Arlo's War (3)
'No, Sheriff. It was his choice. He... er... left the company a few months ago.'
The Sheriff recognised a note of guilt in Bernie's voice. Years of listening to countless interviews had trained his ears to know when somebody was trying to hide something. That was what he was hearing now.
'With less than a year to go before he was due to retire? He sure must have had a reason. Can you think of a reason, Mr Dimaggio? After all, you say you've known him a long time. Not that I'm accusing anybody of anything, you understand, but I have to ask these things.'
Bernie had felt bad about the way the promise he and Diego had made to Arlo had been broken. He felt bad about his own weakness before Diego's daughter - his boss - who had not respected that promise. He knew that Arlo must have been disturbed by the loss of The Havens but he hadn't been brave enough to talk to Arlo about it after he had given him the letter. Could Arlo have used his expert skills to make these explosions?
Bernie told the Sheriff everything about Arlo, about Teckno-Toys and The Havens and how he thought Arlo might be responsible for the explosions. Bernie felt glad to have finally told somebody how he really felt about things.
'So, what will happen to Arlo now?' Bernie asked.
'Now hold on, Mr Dimaggio. You may have given us a motive for Mr Penton, but we don't know that he did any of these things. There have been a number of explosions: at the Tucson radio station, some heavy machines blown up and the one a few nights ago at a fireworks factory. That caused serious damage. But we can't be sure that any one person is responsible for all of these crimes. For all we know, there may be any number of people out there making their own bombs.'
'But you don't really think so, do you Sheriff?' Bernie asked.
Sheriff Calhoun took a few more thoughtful chews of his gum and wished he had a cigarette. He looked again at the photograph of Arlo.
Suddenly, he noticed a model aeroplane, like a child's toy, fly past and before he could reply, there was a loud BANG! from outside. Bernie rushed to his window to look.
'Sheriff, it's the factory. It's on fire!'
Arlo had been working hard. He could not see the results of his work immediately because the television cameras were destroyed once his models hit their targets. He had to listen to the radio for news of his work - not the loud music stations, of course. His last action had been against the electrical generator at the Teckno-Toys factory. Without the generator they would not have the power to work their loud machines, and the hated factory noise would be silenced at last.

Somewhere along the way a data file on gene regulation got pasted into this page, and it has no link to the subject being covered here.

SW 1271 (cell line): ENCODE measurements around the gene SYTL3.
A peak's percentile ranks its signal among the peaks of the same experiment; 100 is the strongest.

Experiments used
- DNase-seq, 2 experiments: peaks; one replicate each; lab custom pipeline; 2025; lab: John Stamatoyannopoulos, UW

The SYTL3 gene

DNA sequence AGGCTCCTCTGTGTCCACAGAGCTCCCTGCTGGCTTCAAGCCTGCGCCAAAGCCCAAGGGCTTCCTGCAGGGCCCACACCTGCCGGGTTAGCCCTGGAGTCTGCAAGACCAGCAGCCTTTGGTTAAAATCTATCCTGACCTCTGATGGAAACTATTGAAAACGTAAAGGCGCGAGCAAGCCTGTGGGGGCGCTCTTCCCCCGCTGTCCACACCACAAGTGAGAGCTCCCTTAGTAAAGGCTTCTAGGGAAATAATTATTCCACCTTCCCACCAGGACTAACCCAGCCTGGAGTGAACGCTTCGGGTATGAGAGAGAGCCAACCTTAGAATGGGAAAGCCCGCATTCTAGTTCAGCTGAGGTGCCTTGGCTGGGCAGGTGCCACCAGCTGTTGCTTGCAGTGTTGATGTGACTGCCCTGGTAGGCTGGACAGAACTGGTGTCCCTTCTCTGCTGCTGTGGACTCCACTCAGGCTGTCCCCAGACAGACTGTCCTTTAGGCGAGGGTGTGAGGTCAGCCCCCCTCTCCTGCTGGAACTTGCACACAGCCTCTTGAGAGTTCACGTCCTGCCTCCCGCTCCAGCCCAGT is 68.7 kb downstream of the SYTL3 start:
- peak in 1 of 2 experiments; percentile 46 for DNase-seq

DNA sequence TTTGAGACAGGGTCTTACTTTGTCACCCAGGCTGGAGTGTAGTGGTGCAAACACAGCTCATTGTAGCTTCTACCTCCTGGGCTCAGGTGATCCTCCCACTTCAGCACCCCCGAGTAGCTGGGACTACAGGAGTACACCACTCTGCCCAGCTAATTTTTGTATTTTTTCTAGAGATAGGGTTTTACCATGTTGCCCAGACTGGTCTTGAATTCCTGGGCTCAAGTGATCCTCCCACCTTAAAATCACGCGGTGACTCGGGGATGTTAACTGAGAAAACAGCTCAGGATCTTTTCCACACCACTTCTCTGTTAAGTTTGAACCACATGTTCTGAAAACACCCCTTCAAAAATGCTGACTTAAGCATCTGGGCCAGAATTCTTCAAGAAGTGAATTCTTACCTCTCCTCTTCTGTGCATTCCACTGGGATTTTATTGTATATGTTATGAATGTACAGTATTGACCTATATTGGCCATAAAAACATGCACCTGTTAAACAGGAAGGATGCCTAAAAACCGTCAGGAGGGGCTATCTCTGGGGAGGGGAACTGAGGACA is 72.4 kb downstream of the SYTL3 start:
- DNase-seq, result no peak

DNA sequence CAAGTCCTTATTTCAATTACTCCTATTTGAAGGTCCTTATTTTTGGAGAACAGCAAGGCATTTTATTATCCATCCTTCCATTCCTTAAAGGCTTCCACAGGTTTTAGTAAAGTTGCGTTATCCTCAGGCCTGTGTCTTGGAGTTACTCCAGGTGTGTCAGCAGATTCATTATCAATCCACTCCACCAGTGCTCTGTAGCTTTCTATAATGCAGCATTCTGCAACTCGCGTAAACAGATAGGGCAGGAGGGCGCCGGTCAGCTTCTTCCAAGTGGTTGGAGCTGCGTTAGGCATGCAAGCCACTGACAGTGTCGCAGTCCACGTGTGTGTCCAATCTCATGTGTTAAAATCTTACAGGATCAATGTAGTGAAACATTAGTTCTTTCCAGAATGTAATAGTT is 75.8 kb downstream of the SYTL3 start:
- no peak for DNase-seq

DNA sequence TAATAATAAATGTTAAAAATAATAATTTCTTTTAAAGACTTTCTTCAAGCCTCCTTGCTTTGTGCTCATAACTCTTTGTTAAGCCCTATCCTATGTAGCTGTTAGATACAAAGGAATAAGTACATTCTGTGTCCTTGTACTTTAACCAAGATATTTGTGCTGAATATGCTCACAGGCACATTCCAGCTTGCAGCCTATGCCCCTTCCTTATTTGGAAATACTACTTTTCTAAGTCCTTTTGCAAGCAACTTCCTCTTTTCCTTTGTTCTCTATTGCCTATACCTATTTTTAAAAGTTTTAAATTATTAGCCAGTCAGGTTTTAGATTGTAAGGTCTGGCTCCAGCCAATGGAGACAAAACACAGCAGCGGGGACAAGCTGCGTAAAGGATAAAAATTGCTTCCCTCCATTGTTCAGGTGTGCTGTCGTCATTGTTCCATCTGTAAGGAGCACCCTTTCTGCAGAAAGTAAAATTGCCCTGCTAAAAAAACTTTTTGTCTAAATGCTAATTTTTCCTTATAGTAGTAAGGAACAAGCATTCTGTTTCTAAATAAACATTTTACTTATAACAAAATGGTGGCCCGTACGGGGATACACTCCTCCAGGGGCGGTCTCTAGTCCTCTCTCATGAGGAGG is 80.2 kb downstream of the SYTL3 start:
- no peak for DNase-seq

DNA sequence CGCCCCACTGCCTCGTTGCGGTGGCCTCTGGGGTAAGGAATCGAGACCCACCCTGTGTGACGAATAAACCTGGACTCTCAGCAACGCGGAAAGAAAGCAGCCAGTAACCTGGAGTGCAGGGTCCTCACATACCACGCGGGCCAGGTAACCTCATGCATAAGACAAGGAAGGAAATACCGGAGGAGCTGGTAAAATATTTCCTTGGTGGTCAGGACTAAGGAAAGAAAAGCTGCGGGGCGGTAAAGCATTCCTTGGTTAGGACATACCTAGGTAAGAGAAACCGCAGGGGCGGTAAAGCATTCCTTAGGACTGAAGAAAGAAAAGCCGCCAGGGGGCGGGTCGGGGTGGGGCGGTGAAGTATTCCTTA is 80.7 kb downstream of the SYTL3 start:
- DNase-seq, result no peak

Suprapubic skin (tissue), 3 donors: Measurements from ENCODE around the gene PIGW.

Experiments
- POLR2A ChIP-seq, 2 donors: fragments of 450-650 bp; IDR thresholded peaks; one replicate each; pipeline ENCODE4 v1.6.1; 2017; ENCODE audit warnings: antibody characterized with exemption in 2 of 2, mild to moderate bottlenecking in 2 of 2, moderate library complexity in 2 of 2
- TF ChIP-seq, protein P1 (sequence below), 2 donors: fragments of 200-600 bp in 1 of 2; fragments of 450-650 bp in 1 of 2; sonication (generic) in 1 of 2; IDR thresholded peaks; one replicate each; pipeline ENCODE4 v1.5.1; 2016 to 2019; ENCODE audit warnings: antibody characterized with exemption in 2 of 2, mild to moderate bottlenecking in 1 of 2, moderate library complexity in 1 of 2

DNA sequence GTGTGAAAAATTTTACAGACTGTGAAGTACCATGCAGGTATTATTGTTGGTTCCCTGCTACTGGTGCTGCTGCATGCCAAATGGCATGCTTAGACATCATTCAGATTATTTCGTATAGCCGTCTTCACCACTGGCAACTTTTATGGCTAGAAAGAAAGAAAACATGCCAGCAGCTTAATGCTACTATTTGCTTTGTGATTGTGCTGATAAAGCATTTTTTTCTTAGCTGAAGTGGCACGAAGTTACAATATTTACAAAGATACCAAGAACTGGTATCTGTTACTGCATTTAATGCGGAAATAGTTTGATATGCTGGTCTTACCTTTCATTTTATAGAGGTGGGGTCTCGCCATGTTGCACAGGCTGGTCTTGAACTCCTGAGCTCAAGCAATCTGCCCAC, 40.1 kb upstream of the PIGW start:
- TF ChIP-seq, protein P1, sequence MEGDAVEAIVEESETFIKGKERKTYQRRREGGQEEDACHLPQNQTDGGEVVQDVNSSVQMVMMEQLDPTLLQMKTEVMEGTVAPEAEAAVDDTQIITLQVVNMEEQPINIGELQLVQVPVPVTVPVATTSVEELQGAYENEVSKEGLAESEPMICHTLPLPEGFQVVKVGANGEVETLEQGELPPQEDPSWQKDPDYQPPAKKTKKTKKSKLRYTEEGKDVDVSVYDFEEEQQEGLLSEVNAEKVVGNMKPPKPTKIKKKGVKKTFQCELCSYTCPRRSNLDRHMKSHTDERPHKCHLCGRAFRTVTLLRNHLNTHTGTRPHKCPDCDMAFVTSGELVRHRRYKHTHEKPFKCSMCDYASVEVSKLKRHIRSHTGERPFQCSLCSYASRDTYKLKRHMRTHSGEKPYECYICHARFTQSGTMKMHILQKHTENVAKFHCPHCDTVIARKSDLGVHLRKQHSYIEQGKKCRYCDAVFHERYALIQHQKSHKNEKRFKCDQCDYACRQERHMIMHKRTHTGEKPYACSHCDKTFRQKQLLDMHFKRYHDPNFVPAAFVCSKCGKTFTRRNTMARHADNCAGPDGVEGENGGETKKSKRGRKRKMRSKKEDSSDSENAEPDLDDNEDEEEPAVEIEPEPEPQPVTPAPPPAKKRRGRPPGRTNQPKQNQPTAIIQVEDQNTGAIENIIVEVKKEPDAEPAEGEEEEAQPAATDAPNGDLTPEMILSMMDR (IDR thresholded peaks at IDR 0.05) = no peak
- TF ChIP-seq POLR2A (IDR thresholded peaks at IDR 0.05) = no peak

Unfortunately, though the action had been a success, three people had been badly burned. He heard about them on the radio. It upset him. 'But it's not my fault,' he told himself. 'This is war. Every war hurts some innocent people. It's the enemy's fault, not mine. Once the enemy is defeated there will be peace. I have to fight on for peace. There's nobody else. I have to.'
But Arlo had no peace. His heart was saddened by the news of the three injured people. And the noises that disturbed him had not been silenced. The enemy was strong and there was much work left to do.
He made his way to the garage again.
Arlo began working immediately. He had to do the next one right. He had no idea that the Sheriff and a large number of police officers were, while he was working, speeding towards his house in their cars. All he was concerned about was putting the finishing touches to his model Mustang fighter plane. He had saved the Mustang for the new radio tower they were building at the place where The Havens used to be. They would never finish it. No way. Not if he could help it.
It would not need much explosive, just enough to bring the tower down. That would be enough. He got his little computer ready as he switched on the video camera attached to the model aeroplane. It was time to fly.
Arlo placed the Mustang on the ground by his garage then sat down by his controls. He did not see the Sheriff's men, but they saw him. They had positioned themselves some distance away from him. They all had powerful guns. They saw the Mustang as it started to take off. A shot was fired before the model had gone far enough to leave the ground.
There was an explosion.
Arlo felt a force hit his ears and he was knocked to the floor. There was a pain in his arm. He had closed his eyes.
Was he dead? Had the enemy beaten him? He opened his eyes and saw that his arm had blood on it.
As he started to get himself up, Arlo did not see the pieces of broken glass on the floor behind him. He did not notice the angry shaking sound of the snake whose sleep had been disturbed. He hardly felt Susie's bite before he sank to the floor again. His eyes felt heavy as the daylight turned to darkness and death ran with the poison in his blood. But he was happy.
Arlo's world was, at last, a silent one.
- THE END -